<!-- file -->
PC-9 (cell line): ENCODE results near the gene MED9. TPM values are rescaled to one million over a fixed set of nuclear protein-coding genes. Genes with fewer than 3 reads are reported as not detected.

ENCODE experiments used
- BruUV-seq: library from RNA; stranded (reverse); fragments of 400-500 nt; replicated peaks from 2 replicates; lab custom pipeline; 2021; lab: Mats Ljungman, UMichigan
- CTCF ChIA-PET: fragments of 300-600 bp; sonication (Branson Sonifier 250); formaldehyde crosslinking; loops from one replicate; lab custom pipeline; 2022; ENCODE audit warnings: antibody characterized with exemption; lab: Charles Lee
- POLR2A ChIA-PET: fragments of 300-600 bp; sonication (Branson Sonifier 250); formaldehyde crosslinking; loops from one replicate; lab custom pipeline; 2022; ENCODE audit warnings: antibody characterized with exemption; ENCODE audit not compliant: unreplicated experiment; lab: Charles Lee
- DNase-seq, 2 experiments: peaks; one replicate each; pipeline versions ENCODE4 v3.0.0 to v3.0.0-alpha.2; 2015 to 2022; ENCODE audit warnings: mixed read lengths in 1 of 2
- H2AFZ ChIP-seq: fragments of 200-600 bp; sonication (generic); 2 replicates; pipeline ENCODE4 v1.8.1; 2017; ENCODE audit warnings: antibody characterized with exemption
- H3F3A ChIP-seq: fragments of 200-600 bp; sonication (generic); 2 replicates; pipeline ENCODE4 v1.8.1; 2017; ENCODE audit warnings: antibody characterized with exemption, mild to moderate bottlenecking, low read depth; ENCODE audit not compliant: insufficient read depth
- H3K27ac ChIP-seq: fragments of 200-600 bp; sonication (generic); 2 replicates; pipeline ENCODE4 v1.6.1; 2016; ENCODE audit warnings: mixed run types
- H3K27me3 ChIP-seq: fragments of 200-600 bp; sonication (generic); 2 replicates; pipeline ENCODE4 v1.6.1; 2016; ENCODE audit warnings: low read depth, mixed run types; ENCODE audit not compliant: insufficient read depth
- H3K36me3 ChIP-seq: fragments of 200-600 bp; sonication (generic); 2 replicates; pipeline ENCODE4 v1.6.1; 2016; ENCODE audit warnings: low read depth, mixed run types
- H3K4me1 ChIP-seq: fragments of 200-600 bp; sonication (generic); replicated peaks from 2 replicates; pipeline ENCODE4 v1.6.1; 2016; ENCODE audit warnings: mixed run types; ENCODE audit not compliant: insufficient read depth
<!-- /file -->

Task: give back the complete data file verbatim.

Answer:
PC-9 (cell line): ENCODE results near the gene MED9. TPM values are rescaled to one million over a fixed set of nuclear protein-coding genes. Genes with fewer than 3 reads are reported as not detected.

ENCODE experiments used
- BruUV-seq: library from RNA; stranded (reverse); fragments of 400-500 nt; replicated peaks from 2 replicates; lab custom pipeline; 2021; lab: Mats Ljungman, UMichigan
- CTCF ChIA-PET: fragments of 300-600 bp; sonication (Branson Sonifier 250); formaldehyde crosslinking; loops from one replicate; lab custom pipeline; 2022; ENCODE audit warnings: antibody characterized with exemption; lab: Charles Lee
- POLR2A ChIA-PET: fragments of 300-600 bp; sonication (Branson Sonifier 250); formaldehyde crosslinking; loops from one replicate; lab custom pipeline; 2022; ENCODE audit warnings: antibody characterized with exemption; ENCODE audit not compliant: unreplicated experiment; lab: Charles Lee
- DNase-seq, 2 experiments: peaks; one replicate each; pipeline versions ENCODE4 v3.0.0 to v3.0.0-alpha.2; 2015 to 2022; ENCODE audit warnings: mixed read lengths in 1 of 2
- H2AFZ ChIP-seq: fragments of 200-600 bp; sonication (generic); 2 replicates; pipeline ENCODE4 v1.8.1; 2017; ENCODE audit warnings: antibody characterized with exemption
- H3F3A ChIP-seq: fragments of 200-600 bp; sonication (generic); 2 replicates; pipeline ENCODE4 v1.8.1; 2017; ENCODE audit warnings: antibody characterized with exemption, mild to moderate bottlenecking, low read depth; ENCODE audit not compliant: insufficient read depth
- H3K27ac ChIP-seq: fragments of 200-600 bp; sonication (generic); 2 replicates; pipeline ENCODE4 v1.6.1; 2016; ENCODE audit warnings: mixed run types
- H3K27me3 ChIP-seq: fragments of 200-600 bp; sonication (generic); 2 replicates; pipeline ENCODE4 v1.6.1; 2016; ENCODE audit warnings: low read depth, mixed run types; ENCODE audit not compliant: insufficient read depth
- H3K36me3 ChIP-seq: fragments of 200-600 bp; sonication (generic); 2 replicates; pipeline ENCODE4 v1.6.1; 2016; ENCODE audit warnings: low read depth, mixed run types
- H3K4me1 ChIP-seq: fragments of 200-600 bp; sonication (generic); replicated peaks from 2 replicates; pipeline ENCODE4 v1.6.1; 2016; ENCODE audit warnings: mixed run types; ENCODE audit not compliant: insufficient read depth